Jenny writes "In the light of the recent QuickTime vulnerability, revealed for $10,000 spot cash, the UK IT Security Journalist of the Year asks why business treats security research like a big money TV game show. 'There can be no doubt that any kind of public vulnerability research effort will have the opportunity to turn sour, both for the company promoting it and the users of whatever software or service finds itself exposed to attack without any chance to defend itself. Throw a financial reward into the mix and the lure of the hunt, the scent of blood, is going to be too much for all but the most responsible of hackers. There really is no incentive to report their findings to the vulnerable company, and plenty not to. Which is why, especially in the IT security business, there needs to be a code of conduct with regard to responsible disclosure.' Do you think there's any truth to this? Or is it a better idea to find the vulnerabilities as fast as possible, damn the consequences?"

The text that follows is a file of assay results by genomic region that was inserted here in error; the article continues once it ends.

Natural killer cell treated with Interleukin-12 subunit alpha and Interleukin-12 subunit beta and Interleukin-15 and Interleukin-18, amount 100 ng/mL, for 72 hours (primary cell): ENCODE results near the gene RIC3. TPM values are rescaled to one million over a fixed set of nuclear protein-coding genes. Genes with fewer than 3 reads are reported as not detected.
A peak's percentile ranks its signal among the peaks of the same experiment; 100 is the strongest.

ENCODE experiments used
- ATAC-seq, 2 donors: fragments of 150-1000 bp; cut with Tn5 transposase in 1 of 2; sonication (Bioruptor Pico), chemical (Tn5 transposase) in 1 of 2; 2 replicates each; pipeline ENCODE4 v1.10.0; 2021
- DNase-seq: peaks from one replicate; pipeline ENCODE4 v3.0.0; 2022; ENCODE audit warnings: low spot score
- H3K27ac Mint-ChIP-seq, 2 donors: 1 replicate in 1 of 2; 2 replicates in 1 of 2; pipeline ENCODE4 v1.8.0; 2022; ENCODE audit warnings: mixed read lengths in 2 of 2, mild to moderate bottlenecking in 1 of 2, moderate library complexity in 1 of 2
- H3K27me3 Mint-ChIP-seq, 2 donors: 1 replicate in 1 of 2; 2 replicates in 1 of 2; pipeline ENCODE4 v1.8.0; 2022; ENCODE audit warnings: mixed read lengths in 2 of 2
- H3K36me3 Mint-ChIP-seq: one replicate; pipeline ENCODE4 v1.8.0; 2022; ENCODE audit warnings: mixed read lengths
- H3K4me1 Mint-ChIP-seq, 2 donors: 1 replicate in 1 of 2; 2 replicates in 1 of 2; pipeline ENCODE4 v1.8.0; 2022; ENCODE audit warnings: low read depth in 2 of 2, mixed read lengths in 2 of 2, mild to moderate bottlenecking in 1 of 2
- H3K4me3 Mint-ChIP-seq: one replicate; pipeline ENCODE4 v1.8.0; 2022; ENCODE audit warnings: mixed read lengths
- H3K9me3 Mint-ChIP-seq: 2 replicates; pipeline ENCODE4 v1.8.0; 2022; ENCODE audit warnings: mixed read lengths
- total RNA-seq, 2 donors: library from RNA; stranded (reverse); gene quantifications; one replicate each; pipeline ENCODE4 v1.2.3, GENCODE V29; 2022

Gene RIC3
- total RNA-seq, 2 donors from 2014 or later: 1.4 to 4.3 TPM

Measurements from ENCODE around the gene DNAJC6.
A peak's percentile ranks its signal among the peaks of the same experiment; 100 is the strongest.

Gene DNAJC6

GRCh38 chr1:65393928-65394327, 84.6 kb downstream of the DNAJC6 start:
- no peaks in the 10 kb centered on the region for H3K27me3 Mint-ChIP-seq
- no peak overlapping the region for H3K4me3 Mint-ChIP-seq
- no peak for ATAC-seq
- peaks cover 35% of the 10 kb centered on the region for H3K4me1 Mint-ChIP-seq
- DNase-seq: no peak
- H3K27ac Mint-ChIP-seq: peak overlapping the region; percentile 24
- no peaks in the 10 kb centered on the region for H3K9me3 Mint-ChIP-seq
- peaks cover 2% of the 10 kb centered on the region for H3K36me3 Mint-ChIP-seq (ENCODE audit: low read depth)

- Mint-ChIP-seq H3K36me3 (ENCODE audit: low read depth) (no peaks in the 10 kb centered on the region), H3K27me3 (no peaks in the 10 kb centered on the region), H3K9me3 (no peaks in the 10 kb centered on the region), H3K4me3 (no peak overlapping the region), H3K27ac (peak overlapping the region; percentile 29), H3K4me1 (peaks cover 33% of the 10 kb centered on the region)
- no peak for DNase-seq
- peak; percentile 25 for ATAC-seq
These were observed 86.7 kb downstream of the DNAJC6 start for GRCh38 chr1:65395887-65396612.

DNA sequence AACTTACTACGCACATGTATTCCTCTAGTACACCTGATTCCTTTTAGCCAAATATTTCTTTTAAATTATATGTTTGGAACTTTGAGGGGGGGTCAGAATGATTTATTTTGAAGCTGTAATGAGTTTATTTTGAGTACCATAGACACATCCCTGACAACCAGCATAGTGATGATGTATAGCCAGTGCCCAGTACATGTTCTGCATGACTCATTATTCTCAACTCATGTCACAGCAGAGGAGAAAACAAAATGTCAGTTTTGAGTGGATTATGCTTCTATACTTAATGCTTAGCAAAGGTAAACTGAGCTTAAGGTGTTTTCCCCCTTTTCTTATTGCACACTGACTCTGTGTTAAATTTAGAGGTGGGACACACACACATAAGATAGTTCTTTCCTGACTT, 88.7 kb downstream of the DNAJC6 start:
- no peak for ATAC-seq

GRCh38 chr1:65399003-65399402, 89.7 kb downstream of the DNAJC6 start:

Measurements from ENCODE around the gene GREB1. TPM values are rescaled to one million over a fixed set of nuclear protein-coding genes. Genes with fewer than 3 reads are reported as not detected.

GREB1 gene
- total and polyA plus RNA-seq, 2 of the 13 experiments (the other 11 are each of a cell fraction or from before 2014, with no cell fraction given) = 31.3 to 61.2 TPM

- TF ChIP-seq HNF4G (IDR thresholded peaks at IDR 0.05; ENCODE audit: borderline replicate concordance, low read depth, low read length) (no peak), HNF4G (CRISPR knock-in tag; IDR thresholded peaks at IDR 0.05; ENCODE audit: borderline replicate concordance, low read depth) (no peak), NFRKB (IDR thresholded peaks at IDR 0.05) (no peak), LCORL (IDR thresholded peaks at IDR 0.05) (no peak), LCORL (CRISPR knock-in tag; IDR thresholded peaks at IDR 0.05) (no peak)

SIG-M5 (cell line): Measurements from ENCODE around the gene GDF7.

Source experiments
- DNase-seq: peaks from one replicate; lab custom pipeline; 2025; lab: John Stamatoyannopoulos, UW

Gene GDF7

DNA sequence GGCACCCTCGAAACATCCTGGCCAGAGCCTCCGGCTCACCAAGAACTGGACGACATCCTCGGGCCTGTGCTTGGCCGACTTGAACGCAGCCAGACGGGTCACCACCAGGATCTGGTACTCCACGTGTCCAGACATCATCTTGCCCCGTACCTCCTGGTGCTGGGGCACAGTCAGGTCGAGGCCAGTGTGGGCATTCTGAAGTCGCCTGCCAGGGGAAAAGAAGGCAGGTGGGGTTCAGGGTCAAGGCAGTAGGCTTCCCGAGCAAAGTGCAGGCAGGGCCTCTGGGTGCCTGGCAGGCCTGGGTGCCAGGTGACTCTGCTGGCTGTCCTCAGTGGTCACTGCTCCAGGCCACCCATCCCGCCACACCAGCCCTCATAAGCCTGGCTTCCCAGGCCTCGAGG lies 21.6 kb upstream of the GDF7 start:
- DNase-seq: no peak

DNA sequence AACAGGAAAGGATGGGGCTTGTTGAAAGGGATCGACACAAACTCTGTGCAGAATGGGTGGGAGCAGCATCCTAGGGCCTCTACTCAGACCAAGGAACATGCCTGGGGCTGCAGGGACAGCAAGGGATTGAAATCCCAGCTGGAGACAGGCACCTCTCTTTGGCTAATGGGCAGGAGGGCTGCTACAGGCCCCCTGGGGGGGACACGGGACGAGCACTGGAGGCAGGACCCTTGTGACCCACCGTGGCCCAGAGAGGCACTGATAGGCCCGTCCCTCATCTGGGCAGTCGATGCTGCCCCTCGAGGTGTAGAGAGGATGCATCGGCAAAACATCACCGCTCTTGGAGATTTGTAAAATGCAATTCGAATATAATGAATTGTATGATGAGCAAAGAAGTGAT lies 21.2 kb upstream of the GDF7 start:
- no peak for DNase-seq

If it's working, the diagnostics say it's fine.
If it's not working, the diagnostics say it's fine.
- A proposed addition to rules for realtime programming